One-of-a-Kind. Battle Stations 21 project is designed to provide more realistic training.
(Photo courtesy of McShane-Fleming Sudios)

Quietly rising under the radar and chaff of today’s starchitects and signature structures is a revolutionary ship-shaped building within a building that marks the beginning of a new genre of naval military training. Built around technology, theatrics and special effects, the project is the product of imaginative teamwork.

Dubbed Battle Stations 21, the $82.5-million facility now under construction at the U.S. Navy’s Great Lakes Naval Station, North Chicago, will be the ultimate in naval warfare simulation. When operational in the summer of 2007, it will test all recruits one week before graduation to active service in 16 realistic scenarios based on historic naval events as the training ship “travels” between two ports.

But in reality, the USS Trayer is firmly anchored. It is housed deep within a 156,896-sq-ft steel-framed two-story multi-use administrative structure. When completed, it will be a 210-ft long three-deck replica of a guided missile destroyer that can accommodate up to 352 recruits. It will sit in water and be tied up at Pier 8, part of a mock waterfront.

The Trayer holds eight berthing compartments and is melded into a more traditional three-story, 233-ft long by 90-ft deep steel-frame training building clad in insulated precast concrete panels. The entire training complex is housed in a giant bump-out on the south side of the administration building.

Taking Shape. Ship-in-a-building will simulate fires, explosions, floods and casualties.
(Photo courtesy of McShane-Fleming Sudios)

Recruits will face a realistic and demanding 12-hour test of their skills. Special effects and equipment will bring to life shipboard scenarios ranging from mundane to perilous. These include line handling and loading stores, but also fire, flooding and mass casualties.

The new training facility brings together activities that had been developed and spread out over four buildings since 1997. “We needed more realism for better training,” says Capt. Michael Moran, training center commanding officer.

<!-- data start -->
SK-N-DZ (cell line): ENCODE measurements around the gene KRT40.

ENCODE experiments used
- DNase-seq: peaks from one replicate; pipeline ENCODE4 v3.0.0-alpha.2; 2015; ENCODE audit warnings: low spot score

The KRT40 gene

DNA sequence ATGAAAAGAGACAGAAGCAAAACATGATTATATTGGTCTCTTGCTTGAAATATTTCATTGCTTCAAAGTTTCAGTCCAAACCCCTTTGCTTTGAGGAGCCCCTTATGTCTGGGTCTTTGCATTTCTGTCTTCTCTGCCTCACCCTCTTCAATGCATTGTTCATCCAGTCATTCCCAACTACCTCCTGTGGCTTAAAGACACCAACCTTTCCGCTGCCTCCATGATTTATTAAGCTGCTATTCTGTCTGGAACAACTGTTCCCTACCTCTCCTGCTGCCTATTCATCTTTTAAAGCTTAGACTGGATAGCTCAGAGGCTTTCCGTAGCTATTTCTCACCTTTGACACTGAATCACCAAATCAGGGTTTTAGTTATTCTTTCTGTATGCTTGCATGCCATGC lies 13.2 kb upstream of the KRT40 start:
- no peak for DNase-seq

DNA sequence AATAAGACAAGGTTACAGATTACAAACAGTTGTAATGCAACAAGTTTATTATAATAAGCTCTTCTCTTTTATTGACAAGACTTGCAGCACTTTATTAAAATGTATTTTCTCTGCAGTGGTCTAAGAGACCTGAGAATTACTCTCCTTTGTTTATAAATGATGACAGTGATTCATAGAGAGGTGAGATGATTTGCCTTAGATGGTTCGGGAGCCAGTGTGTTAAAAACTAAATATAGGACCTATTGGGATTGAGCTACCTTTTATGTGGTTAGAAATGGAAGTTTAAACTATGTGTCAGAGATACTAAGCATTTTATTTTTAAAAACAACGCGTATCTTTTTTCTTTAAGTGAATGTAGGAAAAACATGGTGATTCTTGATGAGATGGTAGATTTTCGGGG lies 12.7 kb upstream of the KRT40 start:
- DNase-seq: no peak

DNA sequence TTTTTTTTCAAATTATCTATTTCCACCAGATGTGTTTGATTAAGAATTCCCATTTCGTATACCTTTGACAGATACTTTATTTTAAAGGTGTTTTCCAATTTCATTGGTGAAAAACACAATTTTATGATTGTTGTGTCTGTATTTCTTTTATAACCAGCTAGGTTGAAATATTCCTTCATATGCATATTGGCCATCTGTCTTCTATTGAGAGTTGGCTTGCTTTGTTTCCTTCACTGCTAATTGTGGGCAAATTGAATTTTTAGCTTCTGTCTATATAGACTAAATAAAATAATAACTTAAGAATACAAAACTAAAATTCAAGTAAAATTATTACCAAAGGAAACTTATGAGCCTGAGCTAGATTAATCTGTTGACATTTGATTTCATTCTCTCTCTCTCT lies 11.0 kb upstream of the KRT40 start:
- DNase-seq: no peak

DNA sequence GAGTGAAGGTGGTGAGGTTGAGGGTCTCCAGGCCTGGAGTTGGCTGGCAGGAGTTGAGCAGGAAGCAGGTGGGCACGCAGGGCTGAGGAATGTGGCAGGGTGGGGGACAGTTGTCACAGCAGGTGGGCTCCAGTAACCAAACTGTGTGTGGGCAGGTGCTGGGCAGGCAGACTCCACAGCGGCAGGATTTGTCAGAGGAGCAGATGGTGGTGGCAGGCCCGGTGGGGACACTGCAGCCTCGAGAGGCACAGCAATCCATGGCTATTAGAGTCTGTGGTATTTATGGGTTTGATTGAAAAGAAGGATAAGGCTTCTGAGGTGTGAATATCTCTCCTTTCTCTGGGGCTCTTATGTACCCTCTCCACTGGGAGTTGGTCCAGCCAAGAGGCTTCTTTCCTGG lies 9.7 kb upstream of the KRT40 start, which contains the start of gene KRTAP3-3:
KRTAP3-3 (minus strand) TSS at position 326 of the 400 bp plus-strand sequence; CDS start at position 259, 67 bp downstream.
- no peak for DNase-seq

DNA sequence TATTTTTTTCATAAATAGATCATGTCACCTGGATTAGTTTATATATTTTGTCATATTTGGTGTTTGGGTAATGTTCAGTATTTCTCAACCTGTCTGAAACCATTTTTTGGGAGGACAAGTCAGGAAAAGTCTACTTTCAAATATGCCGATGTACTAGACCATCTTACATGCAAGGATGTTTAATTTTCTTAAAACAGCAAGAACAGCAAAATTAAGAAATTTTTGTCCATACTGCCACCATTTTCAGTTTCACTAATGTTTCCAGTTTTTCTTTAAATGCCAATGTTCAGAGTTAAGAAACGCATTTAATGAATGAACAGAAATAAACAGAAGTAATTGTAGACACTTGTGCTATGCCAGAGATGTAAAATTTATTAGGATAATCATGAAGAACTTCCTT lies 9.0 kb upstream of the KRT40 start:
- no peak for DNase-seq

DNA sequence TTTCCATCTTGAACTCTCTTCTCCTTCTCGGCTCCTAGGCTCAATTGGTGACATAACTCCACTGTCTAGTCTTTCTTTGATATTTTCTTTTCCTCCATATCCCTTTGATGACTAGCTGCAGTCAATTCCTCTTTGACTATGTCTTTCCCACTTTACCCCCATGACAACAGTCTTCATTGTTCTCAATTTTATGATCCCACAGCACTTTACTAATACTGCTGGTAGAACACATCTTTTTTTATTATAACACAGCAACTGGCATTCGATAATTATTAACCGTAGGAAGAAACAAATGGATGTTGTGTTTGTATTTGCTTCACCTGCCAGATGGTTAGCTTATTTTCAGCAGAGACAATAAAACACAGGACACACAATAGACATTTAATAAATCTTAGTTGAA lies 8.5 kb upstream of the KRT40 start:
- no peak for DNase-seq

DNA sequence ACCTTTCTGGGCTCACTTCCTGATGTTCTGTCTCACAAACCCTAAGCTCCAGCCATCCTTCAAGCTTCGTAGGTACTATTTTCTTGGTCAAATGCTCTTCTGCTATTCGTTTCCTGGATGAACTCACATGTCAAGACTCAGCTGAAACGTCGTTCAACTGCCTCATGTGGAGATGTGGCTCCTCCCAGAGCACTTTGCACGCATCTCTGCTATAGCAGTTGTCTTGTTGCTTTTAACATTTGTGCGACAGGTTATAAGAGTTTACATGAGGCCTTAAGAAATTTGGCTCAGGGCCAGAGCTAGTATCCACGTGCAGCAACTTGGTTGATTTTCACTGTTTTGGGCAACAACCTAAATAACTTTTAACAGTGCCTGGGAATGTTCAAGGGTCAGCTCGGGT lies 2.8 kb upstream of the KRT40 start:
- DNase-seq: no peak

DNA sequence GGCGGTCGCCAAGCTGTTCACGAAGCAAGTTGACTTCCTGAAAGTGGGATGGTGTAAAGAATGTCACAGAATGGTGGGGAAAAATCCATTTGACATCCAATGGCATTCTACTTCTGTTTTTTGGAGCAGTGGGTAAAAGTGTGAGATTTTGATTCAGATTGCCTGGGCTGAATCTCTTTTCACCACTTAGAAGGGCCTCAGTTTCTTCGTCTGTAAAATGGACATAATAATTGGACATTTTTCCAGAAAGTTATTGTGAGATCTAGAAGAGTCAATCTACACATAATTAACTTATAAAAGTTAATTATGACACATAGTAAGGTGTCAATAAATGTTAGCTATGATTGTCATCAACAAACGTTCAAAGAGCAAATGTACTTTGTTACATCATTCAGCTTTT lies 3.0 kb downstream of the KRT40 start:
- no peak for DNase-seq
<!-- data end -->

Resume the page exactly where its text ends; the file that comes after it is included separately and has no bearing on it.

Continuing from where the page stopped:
Design and construction challenges pushed a contractor-led design-build team, including seven special-effects firms, to keep training realistic but safe, meet post-9/11 security requirements and incorporate sustainable construction principles. Led by James McHugh Construction Co., Chicago, the team includes SmithGroup Inc., Detroit, for architecture and structural and mechanical-electrical-plumbing engineering; Wight & Co., Darien, Ill., for administrative building design and civil engineering; and Salt Lake City-based GlobalSim as lead integrator, merging diverse training elements with computerized management systems.

For special effects that include piped- in smells, screams, fire, fog, floods, shaking floors and simulated explosions, the team brought in a battery of firms such as Scenic View Inc., Morton Grove, Ill., for set fabrication; Bob Weis Design Island, Orlando, Fla., for media and art direction; Advanced Entertainment Technologies Inc., Monrovia, Calif., for action equipment and effects; Edwards Technology Inc., El Segundo, Calif., for audio-video; Yaeger Design, Lake Oswego, Ore., for lighting design; and Kidde Fire Trainers Inc., Montvale, N.J., for fire effects elements. But this is not a theme park ride. There are no separation barriers between the recruits and the effects.

(Photo courtesy of James Mchugh Construction Company)

Mission Control

Battle Stations’ contracts and construction are managed by the Naval Facilities Engineering Command. “This is a pilot project—never been built before,” says Peter G. Livas, NAVFAC project engineer. “This is unique in the way it is managed from concept to punch-out. It involved two separate commands— NAVFAC and Naval Air Command (NAVAIR). Usually they come in after we build the box, but on this job, they partnered with us from the beginning.” NAVAIR is responsible for all simulators in the Navy and Battle Stations is one giant simulator.